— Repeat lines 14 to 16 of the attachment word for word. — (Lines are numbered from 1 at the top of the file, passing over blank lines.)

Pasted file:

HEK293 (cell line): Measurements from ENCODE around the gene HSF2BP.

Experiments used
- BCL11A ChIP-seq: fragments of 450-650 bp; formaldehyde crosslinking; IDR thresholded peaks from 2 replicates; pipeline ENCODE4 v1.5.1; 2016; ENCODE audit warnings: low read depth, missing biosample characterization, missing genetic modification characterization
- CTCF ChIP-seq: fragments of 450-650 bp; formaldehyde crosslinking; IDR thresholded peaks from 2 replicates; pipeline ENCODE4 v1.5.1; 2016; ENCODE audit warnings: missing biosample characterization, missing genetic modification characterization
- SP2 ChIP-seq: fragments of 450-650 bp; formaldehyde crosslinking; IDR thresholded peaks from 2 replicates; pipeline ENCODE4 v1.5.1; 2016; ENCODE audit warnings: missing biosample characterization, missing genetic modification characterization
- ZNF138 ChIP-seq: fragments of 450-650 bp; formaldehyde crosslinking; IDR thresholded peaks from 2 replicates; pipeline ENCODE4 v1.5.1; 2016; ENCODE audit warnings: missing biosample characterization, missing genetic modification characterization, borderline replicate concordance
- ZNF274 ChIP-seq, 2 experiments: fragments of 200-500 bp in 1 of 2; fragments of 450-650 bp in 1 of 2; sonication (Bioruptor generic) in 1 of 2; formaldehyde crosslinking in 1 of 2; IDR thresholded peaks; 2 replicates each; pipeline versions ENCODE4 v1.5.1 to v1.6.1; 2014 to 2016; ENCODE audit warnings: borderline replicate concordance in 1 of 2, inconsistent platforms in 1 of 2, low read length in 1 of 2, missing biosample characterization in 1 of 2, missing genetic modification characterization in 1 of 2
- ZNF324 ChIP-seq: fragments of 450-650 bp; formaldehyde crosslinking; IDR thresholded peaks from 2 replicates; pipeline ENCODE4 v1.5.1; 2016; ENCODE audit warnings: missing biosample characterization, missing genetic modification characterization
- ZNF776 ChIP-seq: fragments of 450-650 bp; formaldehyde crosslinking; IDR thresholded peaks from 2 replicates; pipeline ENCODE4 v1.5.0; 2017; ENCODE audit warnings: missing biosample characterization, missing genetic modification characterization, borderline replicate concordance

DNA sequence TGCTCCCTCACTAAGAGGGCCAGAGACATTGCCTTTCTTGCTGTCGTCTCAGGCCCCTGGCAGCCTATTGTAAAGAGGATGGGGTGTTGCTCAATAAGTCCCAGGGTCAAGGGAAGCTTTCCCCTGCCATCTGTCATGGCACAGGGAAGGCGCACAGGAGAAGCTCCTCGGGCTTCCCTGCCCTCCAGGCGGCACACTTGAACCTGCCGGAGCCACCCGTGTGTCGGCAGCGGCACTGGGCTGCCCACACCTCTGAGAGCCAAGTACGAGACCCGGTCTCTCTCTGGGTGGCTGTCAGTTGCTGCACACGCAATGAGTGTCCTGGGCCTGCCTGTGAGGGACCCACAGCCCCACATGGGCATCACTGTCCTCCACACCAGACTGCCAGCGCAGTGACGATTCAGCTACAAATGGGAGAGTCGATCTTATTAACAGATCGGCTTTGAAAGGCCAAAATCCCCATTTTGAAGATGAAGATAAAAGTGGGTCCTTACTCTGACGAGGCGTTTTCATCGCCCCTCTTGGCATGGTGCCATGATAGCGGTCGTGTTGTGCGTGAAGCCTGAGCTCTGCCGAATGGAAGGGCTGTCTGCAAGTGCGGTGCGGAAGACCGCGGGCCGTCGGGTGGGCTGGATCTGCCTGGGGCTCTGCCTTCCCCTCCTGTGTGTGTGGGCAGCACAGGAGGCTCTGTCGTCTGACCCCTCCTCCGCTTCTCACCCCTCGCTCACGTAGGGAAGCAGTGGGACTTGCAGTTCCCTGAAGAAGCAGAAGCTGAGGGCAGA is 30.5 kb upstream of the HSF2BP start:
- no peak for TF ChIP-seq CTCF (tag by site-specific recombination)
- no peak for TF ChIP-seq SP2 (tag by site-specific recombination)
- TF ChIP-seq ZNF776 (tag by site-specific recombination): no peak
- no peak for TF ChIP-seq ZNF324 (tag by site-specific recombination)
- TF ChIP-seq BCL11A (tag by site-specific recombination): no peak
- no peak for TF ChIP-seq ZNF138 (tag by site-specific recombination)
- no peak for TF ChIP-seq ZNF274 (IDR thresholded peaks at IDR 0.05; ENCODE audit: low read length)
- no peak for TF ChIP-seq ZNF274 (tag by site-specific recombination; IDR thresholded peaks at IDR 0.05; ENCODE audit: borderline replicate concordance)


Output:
- no peak for TF ChIP-seq ZNF324 (tag by site-specific recombination)
- TF ChIP-seq BCL11A (tag by site-specific recombination): no peak
- no peak for TF ChIP-seq ZNF138 (tag by site-specific recombination)